Anochetus dubius

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Anochetus dubius
Temporal range: Burdigalian?
Anochetus dubius SMNSDO4192 02.jpg
Anochetus dubius holotype
Scientific classification e
Kingdom: Animalia
Phylum: Arthropoda
Class: Insecta
Order: Hymenoptera
Family: Formicidae
Genus: Anochetus
Species: A. dubius
Binomial name
Anochetus dubius
De Andrade, 1994

Anochetus dubius is an extinct species of ant in the subfamily Ponerinae known from two possibly Miocene[1] fossils found on Hispaniola.[2] A. dubius is one of eight species in the ant genus Anochetus to have been described from fossils found in Dominican amber and is one of a number of Anochetus species found in the Greater Antillies.[2][3]

History and classification[edit]

Anochetus dubius is known from the solitary fossil insect which, along with two soil particles, is an inclusion in a transparent yellow chunk of Dominican amber.[2] The amber was produced by the extinct Hymenaea protera, which formerly grew on Hispaniola, across northern South America, and up to southern Mexico. The specimen was collected from an undetermined amber mine in fossil-bearing rocks of the Cordillera Septentrional mountains of northern Dominican Republic.[1][4] The amber dates from at least the Burdigalian stage of the Miocene, based on studying the associated fossil foraminifera, and may be as old as the Middle Eocene, based on the associated fossil coccoliths. This age range is due to the host rock being secondary deposits for the amber, and the Miocene as the age range is only the youngest that it might be.[1]

At the time of description, the holotype specimen, number "Do-4192", was preserved in the State Museum of Natural History Stuttgart amber collections in Baden-Württemberg, Germany. The holotype fossil was first studied by entomologist Maria L. De Andrade of the University of Basle with her 1991 type description of the new species being published in the journal Stuttgarter Beiträge zur Naturkunde. Serie B (Geologie und Paläontologie). The specific epithet dubius is derived from the Latin dubius meaning "doubtful", a reference to the uncertain affinities to any specific modern Anochetus species group.[2]

The species is one of eight Anochetus which have been described from Dominican amber. Two species were described prior to A. dubius: A. corayi in 1980 and A. brevidentatus in 1991. The remaining five species—A. ambiguus, A. conisquamis, A. exstinctus, A. intermedius, and A. lucidus—were all described by De Andrade in the same 1994 paper as A. dubius.[2] A number of modern species live in the Greater Antilles, with at least three modern species found on Hispaniola.[3]


The Anochetus dubius type specimen is well preserved, though it is missing some body structures such as both hind tarsi and tibiae, and the entire specimen is surrounded by a brownish bacterial growth.[2] The specimen has an estimated body length of 5.25 millimetres (0.207 in), with a 1.12-millimetre-long (0.044 in) head and 0.88-millimetre-long (0.035 in) mandibles. The overall coloration of the body is a brown darkening on the head ad gaster, with the coxae and portions of the trochanters and femora being a reddish tone. The mandibles are just under the width of the head and about one-quarter the length, flare in width from the base to tips, and have between them ten teeth which decrease in size from the tips to the bases. The apical three teeth on each mandible blade are elongated and slender for grasping prey, with the apical two teeth longer than the third tooth. Both the mesonotum and pronotum have a slight "U"-shaped profile, with the undersides of each curved upwards. The propodium sports short spines, 0.04 millimetres (0.0016 in) long, on the rear edge, while the petiole has two longer spines, 0.10 millimetres (0.0039 in) long, placed near the center of the petiolar node.[2]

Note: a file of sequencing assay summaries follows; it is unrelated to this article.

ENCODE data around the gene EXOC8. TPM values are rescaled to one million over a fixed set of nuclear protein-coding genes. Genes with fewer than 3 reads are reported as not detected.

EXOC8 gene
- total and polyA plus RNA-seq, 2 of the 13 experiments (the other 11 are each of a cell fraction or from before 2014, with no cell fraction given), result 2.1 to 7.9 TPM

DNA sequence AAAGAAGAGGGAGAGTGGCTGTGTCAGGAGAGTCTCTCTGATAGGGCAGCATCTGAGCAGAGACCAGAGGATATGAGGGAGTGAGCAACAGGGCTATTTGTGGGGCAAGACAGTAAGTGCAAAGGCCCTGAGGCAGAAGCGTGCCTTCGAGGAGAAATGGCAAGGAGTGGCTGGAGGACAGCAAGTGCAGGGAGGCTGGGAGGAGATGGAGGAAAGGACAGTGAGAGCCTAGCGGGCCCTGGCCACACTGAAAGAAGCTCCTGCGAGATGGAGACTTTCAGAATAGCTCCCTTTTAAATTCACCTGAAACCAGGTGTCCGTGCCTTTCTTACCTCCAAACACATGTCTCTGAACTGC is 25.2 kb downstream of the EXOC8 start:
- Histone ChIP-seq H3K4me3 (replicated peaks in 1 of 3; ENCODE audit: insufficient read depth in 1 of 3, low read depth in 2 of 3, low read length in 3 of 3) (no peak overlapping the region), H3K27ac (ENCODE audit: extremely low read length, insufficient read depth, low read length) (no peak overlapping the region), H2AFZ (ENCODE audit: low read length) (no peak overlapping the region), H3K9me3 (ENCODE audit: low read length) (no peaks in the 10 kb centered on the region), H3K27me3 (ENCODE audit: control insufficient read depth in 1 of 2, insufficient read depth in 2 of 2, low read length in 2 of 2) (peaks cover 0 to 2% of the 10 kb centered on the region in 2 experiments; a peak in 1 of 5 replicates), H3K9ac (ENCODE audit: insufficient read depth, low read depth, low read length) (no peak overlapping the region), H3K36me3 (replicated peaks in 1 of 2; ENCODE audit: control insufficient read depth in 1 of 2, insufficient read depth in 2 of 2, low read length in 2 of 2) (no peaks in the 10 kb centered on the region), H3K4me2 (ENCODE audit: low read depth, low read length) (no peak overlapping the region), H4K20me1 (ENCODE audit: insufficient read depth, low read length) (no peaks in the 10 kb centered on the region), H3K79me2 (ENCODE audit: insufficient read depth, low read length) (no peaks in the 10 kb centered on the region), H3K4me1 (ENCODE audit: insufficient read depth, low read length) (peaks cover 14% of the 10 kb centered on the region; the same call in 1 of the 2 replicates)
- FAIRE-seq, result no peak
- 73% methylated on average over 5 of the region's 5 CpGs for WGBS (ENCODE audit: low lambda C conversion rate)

1. ^ a b c Poinar, G.; Heiss, E. (2011). "New Termitaphididae and Aradidae (Hemiptera) in Mexican and Dominican amber". Palaeodiversity 4: 51–62. 
  2. ^ a b c d e f g De Andrade, M. L. (1994). "Fossil Odontomachiti Ants from the Dominican Republic (Amber Collection Stuttgart: Hymenoptera, Formicidae. VII: Odontomachiti)". Stuttgarter Beiträge zur Naturkunde. Serie B (Geologie und Paläontologie) 199: 1–28. 
  3. ^ a b Feitosa, R. M.; Lacau, S.; Da Rocha, W. D.; Oliveira, A. R.; Delabie, J. H. C. (2012). "A giant new arboreal species of the ant genus Anochetus from Brazil (Formicidae: Ponerinae)". Annales de la Société Entomologique de France 48: 253–259. doi:10.1080/00379271.2012.10697774. 
  4. ^ Woodruff, R.E. (2009). "A new fossil species of stag beetle from Dominican Republic amber, with Australasian connections (Coleoptera: Lucanidae)". Insecta Mundi 0098: 1–10. 

External links[edit]

Media related to Anochetus dubius at Wikimedia Commons